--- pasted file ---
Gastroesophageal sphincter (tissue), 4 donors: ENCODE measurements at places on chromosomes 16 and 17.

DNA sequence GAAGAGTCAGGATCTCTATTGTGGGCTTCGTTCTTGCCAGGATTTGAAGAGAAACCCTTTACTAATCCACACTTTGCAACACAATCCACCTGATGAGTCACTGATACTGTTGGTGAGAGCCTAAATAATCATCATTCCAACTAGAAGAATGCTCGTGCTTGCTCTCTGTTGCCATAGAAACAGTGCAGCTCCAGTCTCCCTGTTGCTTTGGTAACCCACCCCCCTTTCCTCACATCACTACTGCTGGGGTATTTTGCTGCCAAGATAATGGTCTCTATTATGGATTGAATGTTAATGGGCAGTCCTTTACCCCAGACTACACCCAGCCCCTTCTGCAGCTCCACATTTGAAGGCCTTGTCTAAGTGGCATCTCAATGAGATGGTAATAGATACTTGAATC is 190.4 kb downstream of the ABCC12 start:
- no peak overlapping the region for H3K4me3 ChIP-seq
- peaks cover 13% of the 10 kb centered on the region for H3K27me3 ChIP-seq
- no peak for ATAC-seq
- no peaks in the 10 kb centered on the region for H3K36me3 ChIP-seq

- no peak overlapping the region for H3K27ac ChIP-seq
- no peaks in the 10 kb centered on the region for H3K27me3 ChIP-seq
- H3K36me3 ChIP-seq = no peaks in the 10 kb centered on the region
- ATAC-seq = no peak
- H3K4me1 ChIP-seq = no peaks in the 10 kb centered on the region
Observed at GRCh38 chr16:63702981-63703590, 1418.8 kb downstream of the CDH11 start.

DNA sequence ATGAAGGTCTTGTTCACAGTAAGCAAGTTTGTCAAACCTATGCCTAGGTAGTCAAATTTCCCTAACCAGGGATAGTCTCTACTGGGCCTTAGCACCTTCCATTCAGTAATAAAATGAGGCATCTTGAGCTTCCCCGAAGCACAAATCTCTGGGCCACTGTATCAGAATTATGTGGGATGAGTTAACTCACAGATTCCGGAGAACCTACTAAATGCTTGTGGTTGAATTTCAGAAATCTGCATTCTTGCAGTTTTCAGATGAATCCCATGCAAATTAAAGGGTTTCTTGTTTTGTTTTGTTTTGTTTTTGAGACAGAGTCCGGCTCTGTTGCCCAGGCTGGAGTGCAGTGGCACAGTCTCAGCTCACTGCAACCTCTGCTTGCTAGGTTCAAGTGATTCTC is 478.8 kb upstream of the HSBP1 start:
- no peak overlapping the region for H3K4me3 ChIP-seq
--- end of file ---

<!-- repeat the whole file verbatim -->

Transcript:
Gastroesophageal sphincter (tissue), 4 donors: ENCODE measurements at places on chromosomes 16 and 17.

DNA sequence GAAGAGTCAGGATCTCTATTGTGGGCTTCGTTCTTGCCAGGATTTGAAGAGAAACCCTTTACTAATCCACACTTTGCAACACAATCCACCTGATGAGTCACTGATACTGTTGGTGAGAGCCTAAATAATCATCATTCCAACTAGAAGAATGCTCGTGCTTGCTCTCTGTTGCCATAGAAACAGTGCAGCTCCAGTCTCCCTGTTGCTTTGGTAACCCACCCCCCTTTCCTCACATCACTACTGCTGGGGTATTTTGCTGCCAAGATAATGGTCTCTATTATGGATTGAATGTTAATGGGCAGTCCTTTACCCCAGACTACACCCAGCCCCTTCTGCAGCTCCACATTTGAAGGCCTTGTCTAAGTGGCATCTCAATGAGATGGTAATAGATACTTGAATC is 190.4 kb downstream of the ABCC12 start:
- no peak overlapping the region for H3K4me3 ChIP-seq
- peaks cover 13% of the 10 kb centered on the region for H3K27me3 ChIP-seq
- no peak for ATAC-seq
- no peaks in the 10 kb centered on the region for H3K36me3 ChIP-seq

- no peak overlapping the region for H3K27ac ChIP-seq
- no peaks in the 10 kb centered on the region for H3K27me3 ChIP-seq
- H3K36me3 ChIP-seq = no peaks in the 10 kb centered on the region
- ATAC-seq = no peak
- H3K4me1 ChIP-seq = no peaks in the 10 kb centered on the region
Observed at GRCh38 chr16:63702981-63703590, 1418.8 kb downstream of the CDH11 start.

DNA sequence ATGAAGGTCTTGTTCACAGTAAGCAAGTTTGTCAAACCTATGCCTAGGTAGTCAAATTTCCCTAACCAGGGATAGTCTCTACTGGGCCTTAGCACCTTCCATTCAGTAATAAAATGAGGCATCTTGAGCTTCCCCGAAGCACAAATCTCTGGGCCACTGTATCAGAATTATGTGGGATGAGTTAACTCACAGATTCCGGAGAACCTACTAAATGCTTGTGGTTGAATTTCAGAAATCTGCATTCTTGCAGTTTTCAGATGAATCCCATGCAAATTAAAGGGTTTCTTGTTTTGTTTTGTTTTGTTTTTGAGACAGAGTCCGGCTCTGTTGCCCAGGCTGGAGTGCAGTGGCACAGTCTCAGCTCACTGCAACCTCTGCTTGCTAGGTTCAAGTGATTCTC is 478.8 kb upstream of the HSBP1 start:
- no peak overlapping the region for H3K4me3 ChIP-seq